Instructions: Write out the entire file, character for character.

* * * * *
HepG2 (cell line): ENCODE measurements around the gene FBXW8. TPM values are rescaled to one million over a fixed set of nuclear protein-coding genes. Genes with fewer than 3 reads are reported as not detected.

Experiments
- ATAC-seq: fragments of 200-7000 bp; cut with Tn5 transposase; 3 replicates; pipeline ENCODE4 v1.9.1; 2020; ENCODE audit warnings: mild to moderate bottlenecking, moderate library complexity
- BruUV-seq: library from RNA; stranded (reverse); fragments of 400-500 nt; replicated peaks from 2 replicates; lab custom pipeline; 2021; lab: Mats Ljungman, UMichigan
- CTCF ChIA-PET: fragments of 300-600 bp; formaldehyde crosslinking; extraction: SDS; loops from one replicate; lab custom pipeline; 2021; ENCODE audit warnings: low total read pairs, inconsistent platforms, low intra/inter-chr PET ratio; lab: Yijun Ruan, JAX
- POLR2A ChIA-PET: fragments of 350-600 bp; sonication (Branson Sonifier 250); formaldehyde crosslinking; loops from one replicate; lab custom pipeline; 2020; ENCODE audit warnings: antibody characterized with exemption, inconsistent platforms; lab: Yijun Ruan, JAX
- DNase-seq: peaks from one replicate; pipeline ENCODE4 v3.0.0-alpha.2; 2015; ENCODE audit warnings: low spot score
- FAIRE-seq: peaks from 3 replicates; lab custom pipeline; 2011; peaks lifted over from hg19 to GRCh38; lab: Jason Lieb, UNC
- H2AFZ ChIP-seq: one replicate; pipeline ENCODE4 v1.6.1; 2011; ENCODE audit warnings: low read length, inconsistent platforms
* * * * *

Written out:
HepG2 (cell line): ENCODE measurements around the gene FBXW8. TPM values are rescaled to one million over a fixed set of nuclear protein-coding genes. Genes with fewer than 3 reads are reported as not detected.

Experiments
- ATAC-seq: fragments of 200-7000 bp; cut with Tn5 transposase; 3 replicates; pipeline ENCODE4 v1.9.1; 2020; ENCODE audit warnings: mild to moderate bottlenecking, moderate library complexity
- BruUV-seq: library from RNA; stranded (reverse); fragments of 400-500 nt; replicated peaks from 2 replicates; lab custom pipeline; 2021; lab: Mats Ljungman, UMichigan
- CTCF ChIA-PET: fragments of 300-600 bp; formaldehyde crosslinking; extraction: SDS; loops from one replicate; lab custom pipeline; 2021; ENCODE audit warnings: low total read pairs, inconsistent platforms, low intra/inter-chr PET ratio; lab: Yijun Ruan, JAX
- POLR2A ChIA-PET: fragments of 350-600 bp; sonication (Branson Sonifier 250); formaldehyde crosslinking; loops from one replicate; lab custom pipeline; 2020; ENCODE audit warnings: antibody characterized with exemption, inconsistent platforms; lab: Yijun Ruan, JAX
- DNase-seq: peaks from one replicate; pipeline ENCODE4 v3.0.0-alpha.2; 2015; ENCODE audit warnings: low spot score
- FAIRE-seq: peaks from 3 replicates; lab custom pipeline; 2011; peaks lifted over from hg19 to GRCh38; lab: Jason Lieb, UNC
- H2AFZ ChIP-seq: one replicate; pipeline ENCODE4 v1.6.1; 2011; ENCODE audit warnings: low read length, inconsistent platforms